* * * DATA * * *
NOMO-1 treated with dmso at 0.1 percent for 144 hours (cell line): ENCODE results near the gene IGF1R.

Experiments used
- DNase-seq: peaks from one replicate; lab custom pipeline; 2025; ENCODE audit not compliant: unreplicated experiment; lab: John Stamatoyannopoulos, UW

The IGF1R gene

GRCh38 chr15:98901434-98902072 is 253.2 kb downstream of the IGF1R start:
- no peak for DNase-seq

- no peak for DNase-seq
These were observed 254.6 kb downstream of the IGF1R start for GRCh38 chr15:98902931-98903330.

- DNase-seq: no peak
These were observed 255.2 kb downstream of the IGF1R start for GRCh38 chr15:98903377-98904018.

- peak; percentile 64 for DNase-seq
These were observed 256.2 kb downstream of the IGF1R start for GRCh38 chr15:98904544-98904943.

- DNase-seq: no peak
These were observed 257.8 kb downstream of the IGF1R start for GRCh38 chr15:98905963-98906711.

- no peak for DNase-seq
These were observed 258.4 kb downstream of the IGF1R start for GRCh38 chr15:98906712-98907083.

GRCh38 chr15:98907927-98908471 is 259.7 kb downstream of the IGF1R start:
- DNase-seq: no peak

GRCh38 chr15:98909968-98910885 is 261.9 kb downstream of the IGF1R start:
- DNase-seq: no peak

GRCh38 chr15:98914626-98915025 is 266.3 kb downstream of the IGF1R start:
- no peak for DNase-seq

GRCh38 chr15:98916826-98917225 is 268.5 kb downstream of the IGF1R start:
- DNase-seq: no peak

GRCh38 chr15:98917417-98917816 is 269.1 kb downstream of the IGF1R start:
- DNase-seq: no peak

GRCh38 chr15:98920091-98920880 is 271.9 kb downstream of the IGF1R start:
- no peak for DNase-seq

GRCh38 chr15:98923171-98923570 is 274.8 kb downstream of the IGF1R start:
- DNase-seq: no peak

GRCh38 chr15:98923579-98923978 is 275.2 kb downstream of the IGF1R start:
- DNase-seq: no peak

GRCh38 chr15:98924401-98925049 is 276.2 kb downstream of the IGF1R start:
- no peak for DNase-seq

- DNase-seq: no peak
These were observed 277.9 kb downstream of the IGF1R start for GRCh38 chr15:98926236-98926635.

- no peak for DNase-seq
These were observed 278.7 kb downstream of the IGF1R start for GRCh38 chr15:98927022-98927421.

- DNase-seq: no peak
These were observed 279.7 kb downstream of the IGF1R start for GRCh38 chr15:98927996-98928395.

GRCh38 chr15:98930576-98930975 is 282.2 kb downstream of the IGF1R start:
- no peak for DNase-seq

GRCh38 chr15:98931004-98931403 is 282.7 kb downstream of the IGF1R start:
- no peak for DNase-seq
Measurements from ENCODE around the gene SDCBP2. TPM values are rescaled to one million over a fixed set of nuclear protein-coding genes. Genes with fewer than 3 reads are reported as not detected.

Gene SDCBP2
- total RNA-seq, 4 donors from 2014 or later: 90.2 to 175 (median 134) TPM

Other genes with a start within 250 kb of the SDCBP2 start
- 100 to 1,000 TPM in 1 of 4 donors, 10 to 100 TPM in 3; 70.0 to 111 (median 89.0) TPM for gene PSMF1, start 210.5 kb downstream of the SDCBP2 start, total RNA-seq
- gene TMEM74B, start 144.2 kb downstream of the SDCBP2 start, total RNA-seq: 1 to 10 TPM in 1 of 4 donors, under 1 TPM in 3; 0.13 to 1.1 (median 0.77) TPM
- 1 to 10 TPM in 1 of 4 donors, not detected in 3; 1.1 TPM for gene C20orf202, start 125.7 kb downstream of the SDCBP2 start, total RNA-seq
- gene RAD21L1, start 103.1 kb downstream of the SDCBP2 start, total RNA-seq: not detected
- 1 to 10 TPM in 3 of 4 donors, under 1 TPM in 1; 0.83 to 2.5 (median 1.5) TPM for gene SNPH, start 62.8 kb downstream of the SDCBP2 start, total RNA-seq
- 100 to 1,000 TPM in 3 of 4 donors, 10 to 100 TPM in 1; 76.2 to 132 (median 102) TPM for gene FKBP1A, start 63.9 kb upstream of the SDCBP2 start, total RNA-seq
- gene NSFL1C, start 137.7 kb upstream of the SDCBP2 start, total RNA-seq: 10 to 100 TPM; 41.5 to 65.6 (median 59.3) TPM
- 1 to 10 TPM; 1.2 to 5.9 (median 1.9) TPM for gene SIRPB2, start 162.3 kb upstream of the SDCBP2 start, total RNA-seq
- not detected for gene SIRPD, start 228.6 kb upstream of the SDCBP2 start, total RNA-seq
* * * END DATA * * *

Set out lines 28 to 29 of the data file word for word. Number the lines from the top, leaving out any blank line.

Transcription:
- no peak for DNase-seq

GRCh38 chr15:98923171-98923570 is 274.8 kb downstream of the IGF1R start: